The pastor in print

Genre, audience, and religious change in early modern England

Amy G. Tan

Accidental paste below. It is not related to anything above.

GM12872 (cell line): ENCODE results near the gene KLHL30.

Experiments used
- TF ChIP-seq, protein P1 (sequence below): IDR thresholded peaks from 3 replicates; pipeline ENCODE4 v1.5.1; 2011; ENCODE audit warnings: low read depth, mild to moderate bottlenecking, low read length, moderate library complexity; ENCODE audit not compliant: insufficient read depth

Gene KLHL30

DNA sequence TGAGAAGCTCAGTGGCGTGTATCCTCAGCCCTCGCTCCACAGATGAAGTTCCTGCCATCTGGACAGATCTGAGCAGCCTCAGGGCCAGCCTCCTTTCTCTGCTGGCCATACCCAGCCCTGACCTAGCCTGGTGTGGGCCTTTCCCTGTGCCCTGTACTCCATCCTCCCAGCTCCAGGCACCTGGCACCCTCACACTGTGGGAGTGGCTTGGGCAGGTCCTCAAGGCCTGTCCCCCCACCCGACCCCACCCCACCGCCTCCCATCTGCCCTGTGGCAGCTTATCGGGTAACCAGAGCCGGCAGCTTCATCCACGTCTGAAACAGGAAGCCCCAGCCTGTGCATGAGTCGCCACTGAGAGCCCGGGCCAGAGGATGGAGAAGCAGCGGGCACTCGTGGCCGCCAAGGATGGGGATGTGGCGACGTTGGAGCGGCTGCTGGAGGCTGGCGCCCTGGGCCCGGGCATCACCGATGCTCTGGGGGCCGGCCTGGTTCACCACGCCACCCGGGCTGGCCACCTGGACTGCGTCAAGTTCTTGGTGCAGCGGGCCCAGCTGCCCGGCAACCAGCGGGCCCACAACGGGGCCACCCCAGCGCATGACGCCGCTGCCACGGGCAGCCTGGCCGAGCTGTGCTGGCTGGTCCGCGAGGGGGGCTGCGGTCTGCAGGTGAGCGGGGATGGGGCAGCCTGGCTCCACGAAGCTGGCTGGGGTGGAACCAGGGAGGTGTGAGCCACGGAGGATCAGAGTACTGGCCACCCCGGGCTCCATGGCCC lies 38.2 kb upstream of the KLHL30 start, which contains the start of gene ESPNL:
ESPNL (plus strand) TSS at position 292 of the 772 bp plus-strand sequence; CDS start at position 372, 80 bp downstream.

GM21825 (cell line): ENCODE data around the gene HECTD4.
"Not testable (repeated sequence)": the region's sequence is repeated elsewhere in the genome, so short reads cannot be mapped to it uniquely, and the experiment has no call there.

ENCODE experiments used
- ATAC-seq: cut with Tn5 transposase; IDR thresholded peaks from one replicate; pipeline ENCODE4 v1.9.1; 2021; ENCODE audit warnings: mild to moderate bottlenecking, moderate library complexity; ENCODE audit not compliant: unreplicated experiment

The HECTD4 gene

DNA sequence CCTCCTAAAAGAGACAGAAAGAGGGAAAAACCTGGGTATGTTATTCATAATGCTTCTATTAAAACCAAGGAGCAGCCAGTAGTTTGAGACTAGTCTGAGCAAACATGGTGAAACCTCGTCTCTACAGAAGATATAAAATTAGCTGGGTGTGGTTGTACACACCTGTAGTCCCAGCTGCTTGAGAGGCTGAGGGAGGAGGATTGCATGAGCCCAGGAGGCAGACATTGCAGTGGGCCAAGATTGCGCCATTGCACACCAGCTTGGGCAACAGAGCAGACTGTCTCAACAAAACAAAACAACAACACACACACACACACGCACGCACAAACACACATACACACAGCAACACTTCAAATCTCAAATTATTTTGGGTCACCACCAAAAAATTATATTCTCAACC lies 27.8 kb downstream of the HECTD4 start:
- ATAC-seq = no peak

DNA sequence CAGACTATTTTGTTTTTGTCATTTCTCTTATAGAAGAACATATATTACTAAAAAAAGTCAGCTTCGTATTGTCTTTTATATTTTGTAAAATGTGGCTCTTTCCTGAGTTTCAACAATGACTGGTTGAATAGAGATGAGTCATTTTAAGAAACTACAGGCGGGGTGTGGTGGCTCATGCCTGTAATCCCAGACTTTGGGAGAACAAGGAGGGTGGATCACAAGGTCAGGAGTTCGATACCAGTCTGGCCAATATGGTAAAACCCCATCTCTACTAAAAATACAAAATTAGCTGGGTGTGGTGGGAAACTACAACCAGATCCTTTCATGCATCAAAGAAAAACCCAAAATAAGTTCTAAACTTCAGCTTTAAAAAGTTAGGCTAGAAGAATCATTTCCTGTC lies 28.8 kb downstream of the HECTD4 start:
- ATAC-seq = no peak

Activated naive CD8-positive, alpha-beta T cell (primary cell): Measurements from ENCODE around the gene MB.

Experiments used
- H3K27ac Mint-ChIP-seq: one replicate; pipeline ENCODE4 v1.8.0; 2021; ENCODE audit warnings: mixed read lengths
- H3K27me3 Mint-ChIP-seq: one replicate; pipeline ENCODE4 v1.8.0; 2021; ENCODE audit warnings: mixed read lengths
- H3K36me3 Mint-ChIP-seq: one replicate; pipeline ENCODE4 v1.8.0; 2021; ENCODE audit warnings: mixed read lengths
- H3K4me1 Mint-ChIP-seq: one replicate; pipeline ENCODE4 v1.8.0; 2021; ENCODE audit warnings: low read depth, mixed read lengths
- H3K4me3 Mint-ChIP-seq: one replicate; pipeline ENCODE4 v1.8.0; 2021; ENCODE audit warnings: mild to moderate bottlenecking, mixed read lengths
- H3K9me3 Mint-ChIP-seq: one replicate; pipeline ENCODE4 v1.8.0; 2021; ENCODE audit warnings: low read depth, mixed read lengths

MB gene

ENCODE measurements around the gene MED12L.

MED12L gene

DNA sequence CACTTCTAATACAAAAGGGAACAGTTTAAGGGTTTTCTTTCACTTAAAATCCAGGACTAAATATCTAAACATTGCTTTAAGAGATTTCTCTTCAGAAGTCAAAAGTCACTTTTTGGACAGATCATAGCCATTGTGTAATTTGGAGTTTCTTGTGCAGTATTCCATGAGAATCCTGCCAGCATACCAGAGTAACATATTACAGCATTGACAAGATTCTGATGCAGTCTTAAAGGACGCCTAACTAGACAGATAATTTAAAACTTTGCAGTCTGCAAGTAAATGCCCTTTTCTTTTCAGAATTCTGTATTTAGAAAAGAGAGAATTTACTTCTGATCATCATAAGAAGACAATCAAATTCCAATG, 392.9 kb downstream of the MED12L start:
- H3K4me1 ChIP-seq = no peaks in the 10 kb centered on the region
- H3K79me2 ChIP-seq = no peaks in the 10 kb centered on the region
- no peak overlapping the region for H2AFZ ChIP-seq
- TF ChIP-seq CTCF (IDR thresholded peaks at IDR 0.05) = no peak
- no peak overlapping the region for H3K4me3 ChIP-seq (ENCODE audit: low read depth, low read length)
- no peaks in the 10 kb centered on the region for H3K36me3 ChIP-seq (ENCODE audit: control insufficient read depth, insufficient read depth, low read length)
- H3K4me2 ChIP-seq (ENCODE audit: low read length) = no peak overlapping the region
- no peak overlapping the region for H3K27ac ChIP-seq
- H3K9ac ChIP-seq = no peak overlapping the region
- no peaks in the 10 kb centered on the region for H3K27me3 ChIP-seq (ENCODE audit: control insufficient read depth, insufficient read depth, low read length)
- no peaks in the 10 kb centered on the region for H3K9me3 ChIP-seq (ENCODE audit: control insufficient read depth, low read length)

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This study analyses the career choices and religious contexts of early modern pastors who chose to become print authors, addressing ways that the ability to publish could enhance, limit, or change pastoral ministry. It demonstrates ways ministers strategically tailored content and genre to achieve certain religious goals among both clerical and lay audiences, and considers ways in which authorship was interconnected with parish work as well as one’s position within the national church. The book features an extended case study of Richard Bernard, a particularly prolific pastor-author whose career provides a coherent framework through which to analyse key features of early modern pastoral-authorial work. It further gives attention to George Gifford, Thomas Wilson, and Samuel Hieron, each of whose career circumstances and authorial choices broaden our view of different ways clerics might incorporate print as an intentional part of their religious vocation. As the first book-length analysis of the phenomenon of early modern pastors writing for print, this study provides a paradigm for understanding these clerics’ efforts in print and parish as an integral part of their careers and their overarching religious goals. By addressing pastoral-authorial work across the span of a career, and by considering how pastor-authors engaged a wide range of topics and genres, the study engages with multiple areas of current scholarly interest: censorship, private religious devotion, polemic, witchcraft, religious education, reference works, and more. The study provides a remarkably comprehensive picture of pastoral publishing and offers a new lens through which to view the intersection of emerging print technologies and religious work in this pivotal period.

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